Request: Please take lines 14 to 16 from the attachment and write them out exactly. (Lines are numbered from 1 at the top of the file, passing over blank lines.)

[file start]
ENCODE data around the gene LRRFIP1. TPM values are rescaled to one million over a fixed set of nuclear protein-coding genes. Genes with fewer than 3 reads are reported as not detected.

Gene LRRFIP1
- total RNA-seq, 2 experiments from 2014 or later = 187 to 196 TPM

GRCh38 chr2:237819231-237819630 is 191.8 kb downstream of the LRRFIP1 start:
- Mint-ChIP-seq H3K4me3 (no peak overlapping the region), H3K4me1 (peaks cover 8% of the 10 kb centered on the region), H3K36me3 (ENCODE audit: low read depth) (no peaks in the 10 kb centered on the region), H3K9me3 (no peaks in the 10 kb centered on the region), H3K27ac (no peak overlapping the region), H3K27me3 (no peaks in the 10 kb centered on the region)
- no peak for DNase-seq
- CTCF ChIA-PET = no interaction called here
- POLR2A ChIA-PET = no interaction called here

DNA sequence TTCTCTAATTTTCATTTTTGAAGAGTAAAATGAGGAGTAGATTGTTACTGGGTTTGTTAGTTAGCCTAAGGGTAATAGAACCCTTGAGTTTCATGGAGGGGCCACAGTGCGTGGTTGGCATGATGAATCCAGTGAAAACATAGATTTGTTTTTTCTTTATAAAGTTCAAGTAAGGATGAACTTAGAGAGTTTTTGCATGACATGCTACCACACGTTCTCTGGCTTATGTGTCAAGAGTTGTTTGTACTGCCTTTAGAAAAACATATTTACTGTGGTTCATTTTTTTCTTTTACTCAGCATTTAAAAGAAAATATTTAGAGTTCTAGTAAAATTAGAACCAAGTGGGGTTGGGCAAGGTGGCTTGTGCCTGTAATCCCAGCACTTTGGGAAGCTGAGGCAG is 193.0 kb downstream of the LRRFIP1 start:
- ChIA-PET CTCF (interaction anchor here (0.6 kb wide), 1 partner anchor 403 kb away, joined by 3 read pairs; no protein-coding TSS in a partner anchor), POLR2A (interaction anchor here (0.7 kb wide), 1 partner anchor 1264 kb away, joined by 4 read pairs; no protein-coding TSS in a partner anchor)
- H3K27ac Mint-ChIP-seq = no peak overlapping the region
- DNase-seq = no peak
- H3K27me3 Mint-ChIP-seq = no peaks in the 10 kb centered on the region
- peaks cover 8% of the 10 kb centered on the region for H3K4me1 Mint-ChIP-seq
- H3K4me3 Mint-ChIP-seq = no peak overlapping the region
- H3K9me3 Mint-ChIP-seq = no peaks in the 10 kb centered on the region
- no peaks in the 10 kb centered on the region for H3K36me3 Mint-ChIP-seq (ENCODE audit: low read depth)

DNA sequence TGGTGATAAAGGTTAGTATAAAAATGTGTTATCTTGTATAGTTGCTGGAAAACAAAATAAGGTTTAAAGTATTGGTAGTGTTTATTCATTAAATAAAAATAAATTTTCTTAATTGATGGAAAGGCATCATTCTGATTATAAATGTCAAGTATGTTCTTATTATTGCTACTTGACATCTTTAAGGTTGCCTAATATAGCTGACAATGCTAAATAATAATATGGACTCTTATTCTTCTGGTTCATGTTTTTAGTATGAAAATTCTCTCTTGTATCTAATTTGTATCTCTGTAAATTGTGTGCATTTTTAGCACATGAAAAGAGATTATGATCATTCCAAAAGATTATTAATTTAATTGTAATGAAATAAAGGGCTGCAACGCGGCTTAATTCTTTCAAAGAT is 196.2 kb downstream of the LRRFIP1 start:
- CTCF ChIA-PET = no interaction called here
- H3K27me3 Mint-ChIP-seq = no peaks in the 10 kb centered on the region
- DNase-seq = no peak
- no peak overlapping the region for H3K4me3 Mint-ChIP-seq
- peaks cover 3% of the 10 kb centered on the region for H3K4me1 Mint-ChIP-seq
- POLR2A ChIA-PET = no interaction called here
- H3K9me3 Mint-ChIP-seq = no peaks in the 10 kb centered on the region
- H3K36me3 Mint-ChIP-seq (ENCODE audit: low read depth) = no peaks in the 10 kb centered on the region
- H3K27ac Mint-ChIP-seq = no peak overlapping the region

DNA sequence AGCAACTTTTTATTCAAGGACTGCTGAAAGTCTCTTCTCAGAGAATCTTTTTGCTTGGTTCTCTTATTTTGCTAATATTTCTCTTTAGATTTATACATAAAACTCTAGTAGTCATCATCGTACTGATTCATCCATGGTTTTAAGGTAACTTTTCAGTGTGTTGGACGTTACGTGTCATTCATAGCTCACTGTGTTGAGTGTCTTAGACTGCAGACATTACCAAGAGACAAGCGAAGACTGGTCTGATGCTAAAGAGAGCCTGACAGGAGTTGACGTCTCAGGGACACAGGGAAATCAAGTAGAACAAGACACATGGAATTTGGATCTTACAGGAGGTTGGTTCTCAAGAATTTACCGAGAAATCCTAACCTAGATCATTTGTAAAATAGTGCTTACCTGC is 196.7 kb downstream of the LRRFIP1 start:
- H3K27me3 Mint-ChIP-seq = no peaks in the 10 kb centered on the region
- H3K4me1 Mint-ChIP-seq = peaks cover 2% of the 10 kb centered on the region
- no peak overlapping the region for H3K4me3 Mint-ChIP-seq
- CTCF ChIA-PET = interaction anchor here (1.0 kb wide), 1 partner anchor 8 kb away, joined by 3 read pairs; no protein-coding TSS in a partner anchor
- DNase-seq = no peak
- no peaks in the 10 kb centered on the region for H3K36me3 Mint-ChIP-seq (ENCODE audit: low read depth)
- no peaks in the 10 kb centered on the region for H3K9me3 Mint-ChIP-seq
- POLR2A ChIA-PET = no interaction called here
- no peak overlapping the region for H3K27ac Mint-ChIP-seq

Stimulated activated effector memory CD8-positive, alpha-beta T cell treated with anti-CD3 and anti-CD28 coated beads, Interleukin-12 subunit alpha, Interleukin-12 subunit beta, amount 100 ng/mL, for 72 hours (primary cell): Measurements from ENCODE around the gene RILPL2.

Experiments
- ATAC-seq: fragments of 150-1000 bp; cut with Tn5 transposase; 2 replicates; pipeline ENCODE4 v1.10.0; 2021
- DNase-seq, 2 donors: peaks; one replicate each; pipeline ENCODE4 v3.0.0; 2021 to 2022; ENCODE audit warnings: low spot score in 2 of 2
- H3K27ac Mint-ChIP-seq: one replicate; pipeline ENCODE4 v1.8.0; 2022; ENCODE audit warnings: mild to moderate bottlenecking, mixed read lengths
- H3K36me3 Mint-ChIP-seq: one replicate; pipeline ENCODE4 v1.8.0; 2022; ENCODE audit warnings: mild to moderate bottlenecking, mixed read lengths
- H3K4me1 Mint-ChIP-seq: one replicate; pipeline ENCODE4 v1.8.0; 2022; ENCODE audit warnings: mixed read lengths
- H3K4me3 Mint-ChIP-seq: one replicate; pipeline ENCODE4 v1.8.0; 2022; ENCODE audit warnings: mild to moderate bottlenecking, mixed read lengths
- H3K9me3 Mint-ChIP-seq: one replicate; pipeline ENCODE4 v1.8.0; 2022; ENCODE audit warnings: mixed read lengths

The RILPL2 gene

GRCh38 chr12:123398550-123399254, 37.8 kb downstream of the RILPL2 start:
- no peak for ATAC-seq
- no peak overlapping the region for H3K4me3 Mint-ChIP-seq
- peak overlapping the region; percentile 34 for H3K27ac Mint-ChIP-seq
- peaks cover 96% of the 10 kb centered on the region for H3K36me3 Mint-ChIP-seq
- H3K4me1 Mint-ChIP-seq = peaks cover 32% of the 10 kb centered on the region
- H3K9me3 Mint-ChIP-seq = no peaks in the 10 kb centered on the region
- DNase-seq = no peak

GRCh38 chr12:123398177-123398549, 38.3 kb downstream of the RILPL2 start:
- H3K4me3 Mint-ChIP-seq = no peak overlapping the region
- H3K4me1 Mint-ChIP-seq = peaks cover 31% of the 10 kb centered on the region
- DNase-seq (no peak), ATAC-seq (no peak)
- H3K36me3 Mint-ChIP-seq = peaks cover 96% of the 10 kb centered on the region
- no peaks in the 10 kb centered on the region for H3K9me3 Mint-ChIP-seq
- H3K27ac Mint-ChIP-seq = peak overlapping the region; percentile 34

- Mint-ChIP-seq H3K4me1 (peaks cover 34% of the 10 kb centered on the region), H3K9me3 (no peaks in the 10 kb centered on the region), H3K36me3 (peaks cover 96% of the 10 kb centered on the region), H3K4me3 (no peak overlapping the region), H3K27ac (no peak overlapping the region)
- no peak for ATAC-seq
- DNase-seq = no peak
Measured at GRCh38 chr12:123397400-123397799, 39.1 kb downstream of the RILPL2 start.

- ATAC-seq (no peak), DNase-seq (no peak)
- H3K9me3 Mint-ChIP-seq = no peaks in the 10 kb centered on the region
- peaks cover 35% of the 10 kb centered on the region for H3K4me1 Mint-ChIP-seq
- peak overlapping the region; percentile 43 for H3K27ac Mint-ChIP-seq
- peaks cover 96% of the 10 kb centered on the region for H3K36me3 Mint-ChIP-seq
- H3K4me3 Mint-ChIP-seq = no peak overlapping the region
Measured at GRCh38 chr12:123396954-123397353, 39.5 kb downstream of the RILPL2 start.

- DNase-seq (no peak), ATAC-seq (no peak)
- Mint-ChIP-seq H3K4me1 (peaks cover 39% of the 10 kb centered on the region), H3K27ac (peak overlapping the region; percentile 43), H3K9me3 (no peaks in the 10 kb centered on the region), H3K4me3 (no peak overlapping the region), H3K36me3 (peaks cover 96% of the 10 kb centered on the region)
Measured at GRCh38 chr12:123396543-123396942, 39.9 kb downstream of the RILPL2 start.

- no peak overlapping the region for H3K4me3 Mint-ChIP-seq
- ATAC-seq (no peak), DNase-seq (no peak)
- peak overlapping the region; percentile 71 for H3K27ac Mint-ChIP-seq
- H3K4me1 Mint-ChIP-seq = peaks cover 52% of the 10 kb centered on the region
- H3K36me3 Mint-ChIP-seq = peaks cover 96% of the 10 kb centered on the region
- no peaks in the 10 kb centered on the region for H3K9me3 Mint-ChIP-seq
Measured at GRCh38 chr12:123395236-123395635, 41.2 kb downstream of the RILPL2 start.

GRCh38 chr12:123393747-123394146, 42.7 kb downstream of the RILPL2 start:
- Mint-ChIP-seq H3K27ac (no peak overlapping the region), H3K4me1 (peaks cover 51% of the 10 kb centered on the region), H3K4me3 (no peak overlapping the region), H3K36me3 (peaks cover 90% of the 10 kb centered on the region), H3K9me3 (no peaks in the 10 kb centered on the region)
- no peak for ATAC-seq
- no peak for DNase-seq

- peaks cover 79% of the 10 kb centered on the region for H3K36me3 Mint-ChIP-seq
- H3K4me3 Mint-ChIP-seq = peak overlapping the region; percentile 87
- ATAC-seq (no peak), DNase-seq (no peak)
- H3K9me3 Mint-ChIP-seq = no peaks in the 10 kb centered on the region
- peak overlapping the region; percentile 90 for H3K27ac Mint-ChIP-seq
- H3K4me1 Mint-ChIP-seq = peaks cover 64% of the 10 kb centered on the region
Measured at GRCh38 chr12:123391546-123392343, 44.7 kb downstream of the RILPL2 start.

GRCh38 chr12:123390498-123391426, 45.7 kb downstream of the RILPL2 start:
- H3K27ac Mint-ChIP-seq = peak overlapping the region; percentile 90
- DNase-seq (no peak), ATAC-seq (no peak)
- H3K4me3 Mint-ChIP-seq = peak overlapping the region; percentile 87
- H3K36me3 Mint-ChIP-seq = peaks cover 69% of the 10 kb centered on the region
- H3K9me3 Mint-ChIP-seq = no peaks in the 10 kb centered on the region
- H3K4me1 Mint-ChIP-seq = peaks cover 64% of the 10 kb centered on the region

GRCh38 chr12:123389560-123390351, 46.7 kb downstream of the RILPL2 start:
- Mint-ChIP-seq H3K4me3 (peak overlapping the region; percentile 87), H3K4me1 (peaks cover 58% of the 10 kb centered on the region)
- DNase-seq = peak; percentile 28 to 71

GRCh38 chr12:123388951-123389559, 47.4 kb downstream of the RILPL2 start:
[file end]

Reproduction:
- peaks cover 8% of the 10 kb centered on the region for H3K4me1 Mint-ChIP-seq
- H3K4me3 Mint-ChIP-seq = no peak overlapping the region
- H3K9me3 Mint-ChIP-seq = no peaks in the 10 kb centered on the region